I’m sure for a lot of untested people metal can sound scary and uninviting. The devil’s work, right? And for the most part, those people are wrong and just don’t understand a genre on which they pass blind judgment. Yet, depending on what they’re hearing emanating from wherever, they’re not always wrong on both it being scary and the work of Satan.
Yesterday I mentioned that we were going to take a two-day look at modern black metal and two bands in particular with wildly different approaches to the craft. Today brings us A.M.S.G., which stands for Ad Majorem Satanae Gloriam, or translated, “for the greater glory of Satan.” So, you know where this bands stands from the start, right? No questions from anyone? Good. Let’s move on. Now, unlike yesterday’s Loss of Self story, we’re going back to the basements and dungeons, to a sound that’s primitive, primordial, and yes, pretty fucking evil. No doubt if the progenitors of the second wave of black metal heard “Anti-Cosmic Tyranny,” the debut from this furious act, they would feel they’re in the presence of brothers. This music is out and out devoted to Satan and spits black vomit at anything remotely Christian or representative of that religion’s (or any other’s, for that matter) God. This is blackness through and through, sounding like it was hand delivered from hell.
Yet, as menacing as this sounds–and this is the type of stuff that, if you heard someone listening to this somewhere, you would try to avoid eye contact with the person out of fear of what’s assaulting your ears and that person’s devotion to the cause–there are hidden layers of creativity that branch just as bit beyond black metal’s rigid borders. You have some WOLD-like static nightmare soundscapes and saxophone passages that might make you think of Ihsahn’s progged-out solo work, so while this is intentionally raw and abrasive, it also has a mind that is free to wander elsewhere if need be. Those elements are what help “Anti-Cosmic Tyranny” rise from black muck into something that’s far more fascinating and baffling, in the best possible way. But even with all that, you just can’t avoid how evil, ill-intentioned, and scorching all of this madness truly is.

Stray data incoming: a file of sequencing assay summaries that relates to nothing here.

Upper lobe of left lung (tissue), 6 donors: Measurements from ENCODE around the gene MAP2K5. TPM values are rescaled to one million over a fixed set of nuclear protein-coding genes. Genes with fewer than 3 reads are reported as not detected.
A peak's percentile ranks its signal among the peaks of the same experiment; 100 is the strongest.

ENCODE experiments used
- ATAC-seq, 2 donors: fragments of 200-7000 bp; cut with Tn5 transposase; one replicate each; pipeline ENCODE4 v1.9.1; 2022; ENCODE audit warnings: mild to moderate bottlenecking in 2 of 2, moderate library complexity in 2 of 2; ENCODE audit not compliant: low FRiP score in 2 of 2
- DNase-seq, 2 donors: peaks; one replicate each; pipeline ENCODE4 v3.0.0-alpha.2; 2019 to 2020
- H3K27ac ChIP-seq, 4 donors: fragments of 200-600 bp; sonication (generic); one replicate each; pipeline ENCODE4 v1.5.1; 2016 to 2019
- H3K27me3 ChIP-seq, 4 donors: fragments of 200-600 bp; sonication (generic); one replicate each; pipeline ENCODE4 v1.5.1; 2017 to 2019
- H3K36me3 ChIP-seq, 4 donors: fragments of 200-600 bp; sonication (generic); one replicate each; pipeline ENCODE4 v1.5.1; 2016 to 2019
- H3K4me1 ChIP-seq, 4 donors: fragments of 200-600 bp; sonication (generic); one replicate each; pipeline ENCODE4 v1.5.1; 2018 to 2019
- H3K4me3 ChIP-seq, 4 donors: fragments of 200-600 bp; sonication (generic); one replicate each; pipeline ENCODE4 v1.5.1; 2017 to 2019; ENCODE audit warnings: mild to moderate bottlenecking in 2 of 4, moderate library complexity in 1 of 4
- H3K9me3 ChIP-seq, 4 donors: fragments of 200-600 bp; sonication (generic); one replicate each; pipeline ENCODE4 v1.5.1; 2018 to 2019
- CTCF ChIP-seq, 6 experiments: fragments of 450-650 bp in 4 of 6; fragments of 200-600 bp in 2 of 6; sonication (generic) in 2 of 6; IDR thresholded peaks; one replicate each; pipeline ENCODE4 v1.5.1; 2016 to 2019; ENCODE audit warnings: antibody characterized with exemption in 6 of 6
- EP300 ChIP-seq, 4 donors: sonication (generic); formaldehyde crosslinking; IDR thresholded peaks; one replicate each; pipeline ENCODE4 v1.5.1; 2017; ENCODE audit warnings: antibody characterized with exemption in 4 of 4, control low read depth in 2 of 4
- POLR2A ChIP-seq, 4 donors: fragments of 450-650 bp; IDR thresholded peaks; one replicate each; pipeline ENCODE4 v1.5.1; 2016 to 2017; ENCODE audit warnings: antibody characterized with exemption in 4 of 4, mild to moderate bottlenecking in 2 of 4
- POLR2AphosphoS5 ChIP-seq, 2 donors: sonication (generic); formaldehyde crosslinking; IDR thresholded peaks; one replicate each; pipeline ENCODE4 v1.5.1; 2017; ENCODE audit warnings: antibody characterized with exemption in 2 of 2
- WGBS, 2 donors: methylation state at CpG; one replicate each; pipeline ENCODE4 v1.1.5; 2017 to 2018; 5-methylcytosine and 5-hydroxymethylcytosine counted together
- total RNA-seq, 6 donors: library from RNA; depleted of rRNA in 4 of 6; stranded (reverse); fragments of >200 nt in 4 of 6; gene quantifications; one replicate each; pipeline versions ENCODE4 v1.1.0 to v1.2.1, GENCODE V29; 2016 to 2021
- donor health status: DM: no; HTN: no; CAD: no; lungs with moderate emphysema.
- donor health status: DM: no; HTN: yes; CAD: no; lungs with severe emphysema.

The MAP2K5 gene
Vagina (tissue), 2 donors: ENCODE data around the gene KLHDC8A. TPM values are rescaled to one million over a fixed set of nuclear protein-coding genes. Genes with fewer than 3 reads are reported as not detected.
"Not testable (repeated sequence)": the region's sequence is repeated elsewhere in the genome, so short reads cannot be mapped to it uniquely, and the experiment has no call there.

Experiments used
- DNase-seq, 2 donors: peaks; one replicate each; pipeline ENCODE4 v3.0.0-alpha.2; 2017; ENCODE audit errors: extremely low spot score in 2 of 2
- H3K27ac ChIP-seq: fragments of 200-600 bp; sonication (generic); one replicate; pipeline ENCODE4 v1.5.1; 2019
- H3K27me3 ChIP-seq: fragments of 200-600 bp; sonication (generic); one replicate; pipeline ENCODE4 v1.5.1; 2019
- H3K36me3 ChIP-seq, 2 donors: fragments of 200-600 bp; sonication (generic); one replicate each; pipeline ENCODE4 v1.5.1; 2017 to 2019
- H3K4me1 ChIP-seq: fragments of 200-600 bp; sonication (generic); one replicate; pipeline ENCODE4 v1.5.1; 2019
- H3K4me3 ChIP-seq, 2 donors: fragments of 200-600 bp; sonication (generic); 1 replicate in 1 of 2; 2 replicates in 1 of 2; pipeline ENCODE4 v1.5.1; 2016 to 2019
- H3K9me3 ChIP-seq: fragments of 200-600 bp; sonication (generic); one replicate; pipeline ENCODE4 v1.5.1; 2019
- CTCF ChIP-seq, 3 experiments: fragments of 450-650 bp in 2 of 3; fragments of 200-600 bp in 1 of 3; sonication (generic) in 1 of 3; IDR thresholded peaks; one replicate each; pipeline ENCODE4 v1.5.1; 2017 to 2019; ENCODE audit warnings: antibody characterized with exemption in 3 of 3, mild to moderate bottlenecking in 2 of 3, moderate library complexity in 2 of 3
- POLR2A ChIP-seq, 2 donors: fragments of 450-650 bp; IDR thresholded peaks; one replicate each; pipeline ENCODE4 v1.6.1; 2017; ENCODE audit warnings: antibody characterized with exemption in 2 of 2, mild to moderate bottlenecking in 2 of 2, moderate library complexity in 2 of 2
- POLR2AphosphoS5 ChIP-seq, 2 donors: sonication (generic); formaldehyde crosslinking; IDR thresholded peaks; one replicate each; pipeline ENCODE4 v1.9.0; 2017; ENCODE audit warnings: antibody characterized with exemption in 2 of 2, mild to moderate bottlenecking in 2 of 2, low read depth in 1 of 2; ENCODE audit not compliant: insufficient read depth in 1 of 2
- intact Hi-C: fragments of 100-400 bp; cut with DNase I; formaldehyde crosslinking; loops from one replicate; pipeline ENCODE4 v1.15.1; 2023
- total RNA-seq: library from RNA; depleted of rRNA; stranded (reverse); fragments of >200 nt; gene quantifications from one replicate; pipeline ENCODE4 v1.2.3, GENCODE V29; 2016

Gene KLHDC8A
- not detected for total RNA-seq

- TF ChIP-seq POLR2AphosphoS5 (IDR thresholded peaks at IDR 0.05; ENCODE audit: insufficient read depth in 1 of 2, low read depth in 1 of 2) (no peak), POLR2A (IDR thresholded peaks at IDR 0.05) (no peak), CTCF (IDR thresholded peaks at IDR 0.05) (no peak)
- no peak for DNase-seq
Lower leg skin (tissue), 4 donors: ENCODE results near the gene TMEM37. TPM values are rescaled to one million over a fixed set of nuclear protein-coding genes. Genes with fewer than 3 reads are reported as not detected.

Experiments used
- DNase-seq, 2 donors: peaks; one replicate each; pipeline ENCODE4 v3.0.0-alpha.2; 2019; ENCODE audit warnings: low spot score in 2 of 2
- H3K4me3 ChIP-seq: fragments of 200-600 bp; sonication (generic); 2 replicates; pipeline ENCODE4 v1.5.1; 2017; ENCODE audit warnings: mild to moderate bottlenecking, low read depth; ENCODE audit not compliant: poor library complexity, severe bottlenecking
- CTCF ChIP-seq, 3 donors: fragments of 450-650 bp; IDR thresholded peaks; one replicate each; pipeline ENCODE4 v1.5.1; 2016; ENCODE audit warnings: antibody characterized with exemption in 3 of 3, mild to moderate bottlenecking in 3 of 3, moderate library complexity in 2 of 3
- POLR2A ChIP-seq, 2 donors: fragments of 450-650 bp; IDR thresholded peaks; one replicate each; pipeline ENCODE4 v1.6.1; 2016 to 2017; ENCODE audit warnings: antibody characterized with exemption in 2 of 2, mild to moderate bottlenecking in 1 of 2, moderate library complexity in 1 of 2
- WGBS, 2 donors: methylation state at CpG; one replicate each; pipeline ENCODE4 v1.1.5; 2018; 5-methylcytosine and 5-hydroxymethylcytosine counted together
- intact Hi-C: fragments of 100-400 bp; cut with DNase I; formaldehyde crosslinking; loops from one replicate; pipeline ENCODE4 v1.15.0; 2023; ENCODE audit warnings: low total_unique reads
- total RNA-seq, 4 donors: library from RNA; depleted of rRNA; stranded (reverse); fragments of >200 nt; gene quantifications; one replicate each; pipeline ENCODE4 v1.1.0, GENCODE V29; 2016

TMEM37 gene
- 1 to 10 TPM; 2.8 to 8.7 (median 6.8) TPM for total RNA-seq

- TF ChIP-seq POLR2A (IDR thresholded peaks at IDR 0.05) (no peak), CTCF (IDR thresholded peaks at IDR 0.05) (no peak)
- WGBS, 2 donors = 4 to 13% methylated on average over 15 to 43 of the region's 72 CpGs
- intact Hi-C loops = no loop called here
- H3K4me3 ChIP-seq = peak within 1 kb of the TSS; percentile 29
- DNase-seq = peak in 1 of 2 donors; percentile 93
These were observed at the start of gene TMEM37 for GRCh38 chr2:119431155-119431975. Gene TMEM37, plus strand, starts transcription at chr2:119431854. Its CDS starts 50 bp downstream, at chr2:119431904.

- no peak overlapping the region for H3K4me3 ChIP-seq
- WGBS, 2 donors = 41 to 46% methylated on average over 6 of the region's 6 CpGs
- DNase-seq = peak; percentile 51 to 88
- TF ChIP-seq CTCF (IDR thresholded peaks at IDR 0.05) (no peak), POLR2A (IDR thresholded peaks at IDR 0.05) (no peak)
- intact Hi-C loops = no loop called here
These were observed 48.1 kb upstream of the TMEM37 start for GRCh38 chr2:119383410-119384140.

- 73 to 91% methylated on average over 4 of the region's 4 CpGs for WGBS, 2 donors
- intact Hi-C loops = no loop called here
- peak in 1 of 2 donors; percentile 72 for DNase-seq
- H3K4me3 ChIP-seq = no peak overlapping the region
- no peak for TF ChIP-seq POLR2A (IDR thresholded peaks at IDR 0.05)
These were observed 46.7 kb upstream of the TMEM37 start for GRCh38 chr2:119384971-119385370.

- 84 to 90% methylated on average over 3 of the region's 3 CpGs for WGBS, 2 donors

A.M.S.G., in case you are not aware, is the brainchild of Angelfukk Witchhammer, who played in other bands in the past such as Ouroboros and Rites of Thy Degringolade, and has gone to prison for several years on a number of charges including weapon possession and drug trafficking, all the further his cause as a Satanic warrior and black metal soldier. In fact, this album was written behind prison walls. It’s not exactly stabbing a guy in the head and leaving him for dead, but crime is crime, he went away, did his time, and now is back to terrorize us anew. His sensibilities and chops are definitely from the old school of black metal, and his creaky vocals can have a Gollum-like effect, but he has something the kids just do not, that being a true calling to his fire, an innate understanding of the music he is making, and a hunger for horrors that isn’t designed to sell colorful shirts but scare the living holy fuck out of you because he means the shit. Remember that when you’re perusing this thing.